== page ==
Meanwhile, fewer than half of pharmacies are enabled for EPCS, even though 95 percent of all pharmacies are equipped to receive electronic prescriptions of other medications. In Ohio, 82% of pharmacies can accept prescriptions through EPCS but only 1% of providers can offer this service to their patients. In Kentucky, where we also treat patients, 65% of pharmacies accept the prescription but less than one-half of one percent of providers offer the service.
Why? Because to further safeguard against abuse, physicians have to go through an identity proofing process involving two-factor authentication (TFA) credentials. These TFA credentials call for two of the following: something you are, something you know, and/or something you have. It’s like how individuals use an ATM machine. The card is something the individual owns, and the PIN is what the individual knows.
At Mercy Health, we use tokens. In our case, it’s a token device accessed through a smartphone app that gives users a 10-digit code linked to a server. The numbers match and are reset every 60 seconds. In the past we’ve used hard tokens on a keychain but we found our providers preferred this method since they almost always have a phone on them. The process also offers the flexibility for providers to place orders from home when they are on call and wouldn’t necessarily have a fingerprint reader or other biometric measures.
Improving Access for Improved Healthcare.
We want to make healthcare easier for patients; EPCS is one way we’re accomplishing that. Aside from their regular 90-day reviews or routine appointments, patients now don’t need to come into the office for a written prescription, wait for the doctor to be in the office, or have a paper prescription they can lose. I know many working parents whose children are on medication for ADHD, for example, for whom this advance will make healthcare more convenient and secure. We’re not stopping there. Mercy Health intends to expand provider access to EPCS to physicians affiliated with Mercy Health, as well as our inpatient physicians. We expect to complete this rollout by late 2016.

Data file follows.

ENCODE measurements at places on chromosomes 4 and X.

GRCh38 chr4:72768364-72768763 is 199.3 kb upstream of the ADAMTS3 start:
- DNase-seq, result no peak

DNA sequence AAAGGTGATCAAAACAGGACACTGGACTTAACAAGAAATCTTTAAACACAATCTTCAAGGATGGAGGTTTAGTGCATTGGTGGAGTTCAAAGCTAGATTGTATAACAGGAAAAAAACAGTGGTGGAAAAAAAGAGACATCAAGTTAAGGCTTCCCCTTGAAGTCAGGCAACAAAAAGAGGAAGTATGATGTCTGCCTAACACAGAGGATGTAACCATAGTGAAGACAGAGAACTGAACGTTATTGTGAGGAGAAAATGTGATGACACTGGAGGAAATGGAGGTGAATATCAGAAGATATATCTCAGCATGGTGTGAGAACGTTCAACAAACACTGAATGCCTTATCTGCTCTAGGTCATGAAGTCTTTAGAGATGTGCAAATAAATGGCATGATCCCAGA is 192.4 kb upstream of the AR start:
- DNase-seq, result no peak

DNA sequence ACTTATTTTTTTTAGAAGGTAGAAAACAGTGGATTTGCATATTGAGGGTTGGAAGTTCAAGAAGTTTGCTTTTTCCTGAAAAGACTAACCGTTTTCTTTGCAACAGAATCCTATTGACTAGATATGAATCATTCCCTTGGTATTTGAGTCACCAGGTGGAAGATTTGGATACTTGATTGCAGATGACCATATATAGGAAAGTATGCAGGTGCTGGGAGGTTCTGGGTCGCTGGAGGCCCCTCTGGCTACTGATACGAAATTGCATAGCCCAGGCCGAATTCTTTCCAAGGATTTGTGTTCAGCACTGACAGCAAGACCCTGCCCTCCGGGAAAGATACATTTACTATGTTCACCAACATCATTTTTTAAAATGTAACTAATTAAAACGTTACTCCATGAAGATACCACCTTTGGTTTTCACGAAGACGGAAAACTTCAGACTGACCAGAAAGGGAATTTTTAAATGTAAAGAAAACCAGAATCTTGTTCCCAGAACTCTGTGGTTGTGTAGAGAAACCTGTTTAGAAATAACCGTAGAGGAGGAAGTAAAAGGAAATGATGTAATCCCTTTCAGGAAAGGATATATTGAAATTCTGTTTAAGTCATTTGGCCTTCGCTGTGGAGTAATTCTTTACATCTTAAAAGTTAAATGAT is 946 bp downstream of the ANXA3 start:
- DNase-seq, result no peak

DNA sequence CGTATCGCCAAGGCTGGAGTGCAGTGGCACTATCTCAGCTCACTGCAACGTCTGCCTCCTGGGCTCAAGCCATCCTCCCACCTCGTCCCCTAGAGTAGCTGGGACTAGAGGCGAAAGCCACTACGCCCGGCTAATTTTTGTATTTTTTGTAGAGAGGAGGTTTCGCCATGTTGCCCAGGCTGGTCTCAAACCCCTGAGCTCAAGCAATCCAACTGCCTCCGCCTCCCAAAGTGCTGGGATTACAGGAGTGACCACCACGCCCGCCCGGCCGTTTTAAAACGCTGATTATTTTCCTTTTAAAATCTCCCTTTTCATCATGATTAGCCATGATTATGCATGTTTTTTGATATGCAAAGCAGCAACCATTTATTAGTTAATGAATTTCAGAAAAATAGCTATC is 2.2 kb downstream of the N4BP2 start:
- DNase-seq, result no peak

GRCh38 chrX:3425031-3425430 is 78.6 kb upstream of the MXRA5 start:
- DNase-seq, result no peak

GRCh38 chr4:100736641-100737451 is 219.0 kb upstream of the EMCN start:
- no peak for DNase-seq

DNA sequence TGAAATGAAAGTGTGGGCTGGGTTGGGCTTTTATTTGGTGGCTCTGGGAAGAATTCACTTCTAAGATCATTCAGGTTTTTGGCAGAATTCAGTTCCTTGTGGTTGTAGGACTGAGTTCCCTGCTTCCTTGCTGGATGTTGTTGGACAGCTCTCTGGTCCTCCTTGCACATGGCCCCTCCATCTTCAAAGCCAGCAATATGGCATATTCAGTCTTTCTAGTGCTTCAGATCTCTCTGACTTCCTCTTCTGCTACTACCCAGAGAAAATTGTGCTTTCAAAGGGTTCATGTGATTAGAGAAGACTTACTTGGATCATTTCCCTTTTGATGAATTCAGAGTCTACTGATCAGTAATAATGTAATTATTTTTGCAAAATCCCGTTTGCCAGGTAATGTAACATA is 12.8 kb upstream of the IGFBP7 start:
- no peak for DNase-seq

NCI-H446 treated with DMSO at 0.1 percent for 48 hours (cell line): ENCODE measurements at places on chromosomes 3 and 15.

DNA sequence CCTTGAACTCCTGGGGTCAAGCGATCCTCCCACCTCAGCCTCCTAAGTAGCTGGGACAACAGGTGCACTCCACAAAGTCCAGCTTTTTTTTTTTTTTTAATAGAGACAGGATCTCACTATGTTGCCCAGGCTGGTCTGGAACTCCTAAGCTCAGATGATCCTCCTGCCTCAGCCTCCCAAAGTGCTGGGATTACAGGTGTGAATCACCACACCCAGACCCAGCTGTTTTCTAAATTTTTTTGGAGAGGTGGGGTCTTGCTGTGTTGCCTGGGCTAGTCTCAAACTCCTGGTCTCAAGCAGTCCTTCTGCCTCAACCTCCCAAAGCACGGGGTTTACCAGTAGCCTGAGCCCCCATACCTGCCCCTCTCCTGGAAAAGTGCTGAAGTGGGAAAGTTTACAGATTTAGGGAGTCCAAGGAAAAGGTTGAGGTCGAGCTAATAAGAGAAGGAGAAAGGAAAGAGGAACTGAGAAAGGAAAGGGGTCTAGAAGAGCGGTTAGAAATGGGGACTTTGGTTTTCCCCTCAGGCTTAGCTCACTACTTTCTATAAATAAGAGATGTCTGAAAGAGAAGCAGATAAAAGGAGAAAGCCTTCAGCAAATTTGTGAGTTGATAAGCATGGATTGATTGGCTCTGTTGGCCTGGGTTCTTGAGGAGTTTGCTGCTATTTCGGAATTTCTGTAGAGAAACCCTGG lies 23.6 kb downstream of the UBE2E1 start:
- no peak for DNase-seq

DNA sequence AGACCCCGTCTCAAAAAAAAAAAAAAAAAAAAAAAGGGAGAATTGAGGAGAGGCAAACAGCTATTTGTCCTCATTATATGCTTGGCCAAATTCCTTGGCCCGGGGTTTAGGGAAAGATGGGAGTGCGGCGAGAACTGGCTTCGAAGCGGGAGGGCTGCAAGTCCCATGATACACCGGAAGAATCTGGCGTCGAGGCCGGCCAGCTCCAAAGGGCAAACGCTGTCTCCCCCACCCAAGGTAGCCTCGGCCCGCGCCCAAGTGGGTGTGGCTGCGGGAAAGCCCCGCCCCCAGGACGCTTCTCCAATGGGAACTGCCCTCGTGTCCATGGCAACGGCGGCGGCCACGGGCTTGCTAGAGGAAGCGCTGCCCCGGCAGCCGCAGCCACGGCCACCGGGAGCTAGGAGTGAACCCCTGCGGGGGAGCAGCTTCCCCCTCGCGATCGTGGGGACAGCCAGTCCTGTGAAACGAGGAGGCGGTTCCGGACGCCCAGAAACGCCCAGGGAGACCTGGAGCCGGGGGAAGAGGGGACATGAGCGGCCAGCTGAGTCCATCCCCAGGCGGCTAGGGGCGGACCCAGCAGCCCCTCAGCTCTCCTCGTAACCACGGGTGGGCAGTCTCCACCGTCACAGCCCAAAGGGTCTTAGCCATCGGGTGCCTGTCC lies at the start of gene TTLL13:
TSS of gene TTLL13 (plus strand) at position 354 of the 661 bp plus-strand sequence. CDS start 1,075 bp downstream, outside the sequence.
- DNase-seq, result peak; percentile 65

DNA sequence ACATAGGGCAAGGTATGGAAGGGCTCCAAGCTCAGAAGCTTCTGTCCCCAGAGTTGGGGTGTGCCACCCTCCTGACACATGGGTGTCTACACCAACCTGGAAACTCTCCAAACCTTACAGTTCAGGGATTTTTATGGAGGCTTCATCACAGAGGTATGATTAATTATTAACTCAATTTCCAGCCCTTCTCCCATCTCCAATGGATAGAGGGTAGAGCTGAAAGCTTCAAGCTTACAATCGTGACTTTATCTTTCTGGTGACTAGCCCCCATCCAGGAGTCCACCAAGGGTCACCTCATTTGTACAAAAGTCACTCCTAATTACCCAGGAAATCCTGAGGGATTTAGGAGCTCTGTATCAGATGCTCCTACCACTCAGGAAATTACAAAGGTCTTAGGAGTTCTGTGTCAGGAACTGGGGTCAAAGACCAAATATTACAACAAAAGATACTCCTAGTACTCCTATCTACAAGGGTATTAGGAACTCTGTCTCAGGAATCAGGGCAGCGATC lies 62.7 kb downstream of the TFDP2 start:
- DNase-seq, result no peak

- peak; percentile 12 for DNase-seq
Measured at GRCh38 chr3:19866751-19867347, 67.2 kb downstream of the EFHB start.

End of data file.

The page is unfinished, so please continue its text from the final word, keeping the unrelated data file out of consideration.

All of this ties back to our Mercy Health promise: Making the lives of our patients better by being of service and, most importantly, making healthcare easier. It impacts any prescription that previously would have been required to be written by the DEA – controlled substances like pain medicine but also attention deficit medication. This is really important because our younger pediatric patients and even adults with ADHD often require a paper prescription once a month but the DEA has limits on refills; for others, it doesn’t allow them at all. Offering a chance to overcome these challenges is what made this an exciting project for us, to make the process more streamlined when a provider prescribes a medication. Our patients benefit too. Increased efficiency means their prescriptions go right to the pharmacy, reducing the risk that a paper prescription could be lost or stolen.
While it’s hard to quantify numbers regarding how EPCS has impacted our health system, we have heard anecdotally from many providers, particularly pain management doctors who prescribe medications on a regular basis or PCPs who write a lot of ADHD prescriptions, that this is one of the most significant advances we have offered this year with regard to improving workflow and decreasing administrative time.